• Stage IVA: Cancer has spread beyond the nasopharynx and may have spread to the cranial nerves, the hypopharynx (bottom part of the throat), areas in and around the side of the skull or jawbone, and/or the bone around the eye. Cancer may also have spread to lymph nodes on one or both sides of the neck, and the involved lymph nodes are 6 centimeters or smaller.
  • Stage IVB: Cancer has spread to lymph nodes above the collarbone and/or the involved lymph nodes are larger than 6 centimeters.
  • Stage IVC: Cancer has spread beyond nearby lymph nodes to other parts of the body.

Recurrent Nasopharyngeal Cancer

Recurrent nasopharyngeal cancer is cancer that has recurred (come back) after it has been treated. The cancer may come back in the nasopharynx or in other parts of the body.

Treatment Option Overview

There are different types of treatment for patients with nasopharyngeal cancer.

Different types of treatment are available for patients with nasopharyngeal cancer. Some treatments are standard (the currently used treatment), and some are being tested in clinical trials. A treatment clinical trial is a research study meant to help improve current treatments or obtain information on new treatments for patients with cancer. When clinical trials show that a new treatment is better than the standard treatment, the new treatment may become the standard treatment. Patients may want to think about taking part in a clinical trial. Some clinical trials are open only to patients who have not started treatment.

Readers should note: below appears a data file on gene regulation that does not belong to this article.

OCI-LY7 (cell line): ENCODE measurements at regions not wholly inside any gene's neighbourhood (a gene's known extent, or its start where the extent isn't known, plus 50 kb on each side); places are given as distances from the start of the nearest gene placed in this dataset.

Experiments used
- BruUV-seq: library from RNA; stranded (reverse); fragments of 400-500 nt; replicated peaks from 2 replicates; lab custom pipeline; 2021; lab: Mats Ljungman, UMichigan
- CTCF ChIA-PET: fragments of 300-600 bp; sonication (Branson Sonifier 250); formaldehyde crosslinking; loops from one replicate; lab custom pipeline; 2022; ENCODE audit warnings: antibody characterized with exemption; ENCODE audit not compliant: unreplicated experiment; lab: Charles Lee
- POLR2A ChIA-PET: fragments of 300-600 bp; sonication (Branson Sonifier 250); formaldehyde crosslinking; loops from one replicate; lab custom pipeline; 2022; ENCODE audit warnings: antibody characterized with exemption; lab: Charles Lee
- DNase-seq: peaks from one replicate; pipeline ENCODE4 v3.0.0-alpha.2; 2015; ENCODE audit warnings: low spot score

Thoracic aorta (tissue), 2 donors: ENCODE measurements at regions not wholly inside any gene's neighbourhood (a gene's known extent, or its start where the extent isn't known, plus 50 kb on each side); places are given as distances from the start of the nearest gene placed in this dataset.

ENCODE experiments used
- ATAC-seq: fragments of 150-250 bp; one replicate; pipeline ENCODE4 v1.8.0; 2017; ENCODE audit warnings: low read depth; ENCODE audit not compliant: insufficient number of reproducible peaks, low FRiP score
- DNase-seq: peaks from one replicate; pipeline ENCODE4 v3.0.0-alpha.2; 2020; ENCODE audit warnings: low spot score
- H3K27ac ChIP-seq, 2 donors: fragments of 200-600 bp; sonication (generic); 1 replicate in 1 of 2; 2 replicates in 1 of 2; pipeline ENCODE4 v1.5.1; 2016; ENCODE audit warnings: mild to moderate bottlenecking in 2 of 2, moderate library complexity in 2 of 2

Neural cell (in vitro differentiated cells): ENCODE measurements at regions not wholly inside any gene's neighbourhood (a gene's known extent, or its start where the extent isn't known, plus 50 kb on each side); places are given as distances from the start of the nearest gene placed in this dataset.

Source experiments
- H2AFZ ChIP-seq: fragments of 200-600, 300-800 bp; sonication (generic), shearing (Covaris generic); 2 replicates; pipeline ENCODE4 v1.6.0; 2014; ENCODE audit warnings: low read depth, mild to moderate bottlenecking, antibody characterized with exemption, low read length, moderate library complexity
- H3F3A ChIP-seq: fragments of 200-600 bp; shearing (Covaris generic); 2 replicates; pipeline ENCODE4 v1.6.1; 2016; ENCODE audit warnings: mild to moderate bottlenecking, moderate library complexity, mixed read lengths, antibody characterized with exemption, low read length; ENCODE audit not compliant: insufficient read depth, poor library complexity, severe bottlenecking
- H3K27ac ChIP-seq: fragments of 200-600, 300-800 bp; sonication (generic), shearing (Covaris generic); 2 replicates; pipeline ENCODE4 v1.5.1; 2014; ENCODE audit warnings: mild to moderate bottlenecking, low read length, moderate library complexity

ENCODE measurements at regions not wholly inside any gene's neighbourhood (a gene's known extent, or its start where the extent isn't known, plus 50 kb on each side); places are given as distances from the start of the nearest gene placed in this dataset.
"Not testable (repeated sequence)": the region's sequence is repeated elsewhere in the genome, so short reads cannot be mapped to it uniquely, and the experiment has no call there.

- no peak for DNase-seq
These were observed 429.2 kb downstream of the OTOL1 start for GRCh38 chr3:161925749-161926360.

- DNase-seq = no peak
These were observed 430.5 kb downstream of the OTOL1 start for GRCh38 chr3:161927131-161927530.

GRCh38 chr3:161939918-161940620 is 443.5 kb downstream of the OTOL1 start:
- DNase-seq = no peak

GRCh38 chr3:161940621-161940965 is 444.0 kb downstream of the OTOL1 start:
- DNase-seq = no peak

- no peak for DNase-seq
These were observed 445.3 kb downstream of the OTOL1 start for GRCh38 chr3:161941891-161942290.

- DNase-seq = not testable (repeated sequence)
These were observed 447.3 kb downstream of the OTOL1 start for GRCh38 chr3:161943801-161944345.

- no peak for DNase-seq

Three types of standard treatment are used:

Radiation therapy

Radiation therapy is a cancer treatment that uses high-energy x-rays or other types of radiation to kill cancer cells or keep them from growing. There are two types of radiation therapy. External radiation therapy uses a machine outside the body to send radiation toward the cancer. Internal radiation therapy uses a radioactive substance sealed in needles, seeds, wires, or catheters that are placed directly into or near the cancer. The way the radiation therapy is given depends on the type and stage of the cancer being treated.

External radiation therapy to the thyroid or the pituitary gland may change the way the thyroid gland works. The doctor may test the thyroid gland before and after therapy to make sure it is working properly. It is also important that a dentist check the patient's teeth, gums, and mouth, and fix any existing problems before radiation therapy begins.

Chemotherapy